Born May 15th, 1850 in Wolinie, Poland, Jean Beyzim entered the Galician novitiate and was ordained priest in Krakow on July 26, 1881.
For his first eleven years as a priest, he was posted to the seminary in Chirow, but from the very start of his novitiate, he had thought he would serve lepers. His request to be sent to a small leper-house in Mangalore, India, never came through, so he turned to the Jesuits of Madagascar, who said yes. While still in Poland, he started to gather material resources for the lepers, and he sailed from Marseilles aboard the Oxus in 1898.
His mission to the lepers began when he was forty-eight years old, and he was sent to the leper-house in the high plateaus, in Ambahivoraka. It consisted of four huge buildings where 150 lepers lived in abject poverty. There was no doctor, no nurse, and no medication; for food, they each received a ration of one liter of rice per week. Beyzim went right to work, doing everything in his power to save his patients from death by undernourishment and the torment of their moral misery. They all live together, he said, “Catholics and pagans alike, men, women, children, all mixed together, like animals.”
In light of the situation, Beyzim presented a hospital project to the Jesuit Superior in Antananarivo. Without such a dedicated hospital, all attempts at improvement would be in vain. The cost of such a project came to 30,000 francs, but the mission was poor. Beyzim started to send letters to his compatriots in Poland, and ha had gathered 25,000 francs by the end of 1900.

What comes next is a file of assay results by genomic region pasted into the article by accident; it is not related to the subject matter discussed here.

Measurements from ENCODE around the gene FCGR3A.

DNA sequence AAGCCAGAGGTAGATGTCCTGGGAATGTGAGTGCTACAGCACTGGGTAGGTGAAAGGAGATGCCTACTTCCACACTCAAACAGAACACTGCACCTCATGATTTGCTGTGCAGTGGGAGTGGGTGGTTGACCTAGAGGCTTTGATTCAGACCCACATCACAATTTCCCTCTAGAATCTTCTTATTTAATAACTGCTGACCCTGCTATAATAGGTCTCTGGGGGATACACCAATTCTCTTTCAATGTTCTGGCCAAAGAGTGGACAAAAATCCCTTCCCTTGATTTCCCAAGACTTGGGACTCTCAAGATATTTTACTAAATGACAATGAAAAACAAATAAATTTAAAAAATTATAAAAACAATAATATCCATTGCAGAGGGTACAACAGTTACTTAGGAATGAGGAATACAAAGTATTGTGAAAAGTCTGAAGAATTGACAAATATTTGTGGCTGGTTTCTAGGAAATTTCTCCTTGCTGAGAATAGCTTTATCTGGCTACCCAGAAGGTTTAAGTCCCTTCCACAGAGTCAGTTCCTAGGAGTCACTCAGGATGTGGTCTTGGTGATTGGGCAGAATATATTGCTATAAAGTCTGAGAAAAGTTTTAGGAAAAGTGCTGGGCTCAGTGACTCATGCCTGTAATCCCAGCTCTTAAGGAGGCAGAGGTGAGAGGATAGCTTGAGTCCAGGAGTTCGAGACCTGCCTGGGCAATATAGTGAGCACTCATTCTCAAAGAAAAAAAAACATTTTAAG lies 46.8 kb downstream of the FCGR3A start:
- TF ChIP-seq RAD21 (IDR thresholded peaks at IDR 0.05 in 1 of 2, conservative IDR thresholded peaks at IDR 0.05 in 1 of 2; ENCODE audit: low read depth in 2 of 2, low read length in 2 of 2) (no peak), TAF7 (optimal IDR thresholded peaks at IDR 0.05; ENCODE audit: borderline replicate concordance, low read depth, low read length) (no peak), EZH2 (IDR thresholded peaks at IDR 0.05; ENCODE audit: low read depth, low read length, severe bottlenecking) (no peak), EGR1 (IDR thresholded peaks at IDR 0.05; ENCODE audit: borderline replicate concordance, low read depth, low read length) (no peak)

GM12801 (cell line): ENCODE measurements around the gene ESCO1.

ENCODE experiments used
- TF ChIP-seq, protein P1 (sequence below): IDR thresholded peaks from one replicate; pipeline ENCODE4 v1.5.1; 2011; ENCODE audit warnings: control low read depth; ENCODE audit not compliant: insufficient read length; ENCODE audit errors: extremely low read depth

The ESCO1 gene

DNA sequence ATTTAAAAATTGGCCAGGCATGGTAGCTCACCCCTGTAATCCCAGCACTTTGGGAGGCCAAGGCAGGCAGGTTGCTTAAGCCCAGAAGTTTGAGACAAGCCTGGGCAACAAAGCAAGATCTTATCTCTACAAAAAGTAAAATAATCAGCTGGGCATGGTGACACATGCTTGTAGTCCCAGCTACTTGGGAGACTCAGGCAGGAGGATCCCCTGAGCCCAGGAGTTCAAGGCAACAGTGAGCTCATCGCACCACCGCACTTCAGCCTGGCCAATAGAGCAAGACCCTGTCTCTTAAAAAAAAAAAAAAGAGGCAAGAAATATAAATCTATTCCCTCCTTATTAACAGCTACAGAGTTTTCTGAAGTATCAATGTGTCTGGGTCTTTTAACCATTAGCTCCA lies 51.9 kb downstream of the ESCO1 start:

Because there was already a 700 bed hospital in the area around Antananarivo, it became necessary to find another location for the future hospital. The mission owned a plot of land in Fianarantsoa, and that is how Beyzim came to settle in Marana. The construction of two wards started in 1903, one for men, the other for women. The lepers of Ambahivoraka had been sent to the official establishment, but several of them preferred to join Beyzim in Manara.
Work on the hospital for 200 patients was completed in 1911. There were complete sanitary facilities with running water and four bathtubs, as well as complete laundry, clothing, and linen services, with personnel to carry out the various tasks: nurses, a cook, etc. Some nuns had joined Beyzim to help with the work. Every patient contributed to the work to the degree allowed by the state of their health. The particular way of life there made it seem more like a convent than like a hospital, and the founder cared about people’s souls as much as he cared about their physical well-being. Aside from his work in Marana, Beyzim had written a small Polish-Malagasy dictionary, and he also wrote articles for the Polish journal Catholic Missions.
The news about Jean Beyzim’s death, on October 2, 1912, was quite widespread, as many newspapers in France, in Ireland, and in Germany mentioned his devotion to lepers. Of special note were the articles in the January 31, 1913 issue of l’Echo (Paris), and the Polish journal la Chronique Universelle. An article published in the December 8, 1912 issue of the Gaulois stated, among other things, “When the Father arrived, there were five deaths a week among his first patients; thanks to his efforts, there are now only five per year.”
M. Czerminsky s. j. Un volontaire de la lèpre, le Père Beyzim [Father Beyzim, a Volunteer for Leprosy], translated and adapted from the Polish by L. de Broël Plater, Editions de l’Apostolat de la Prière, 9, rue Montplaisir, Toulouse, July 6, 1931.
This article, which is here reprinted with permission, is from *Hommes et Destins: Dictionnaire biographique d’Outre-Mer *[Men and Destinies: Overseas Biographical Dictionary], Vol. 3, published in 1977 by the Académie des Sciences d’Outre-Mer (15, rue la Pérouse, 75116 Paris, France). All rights reserved.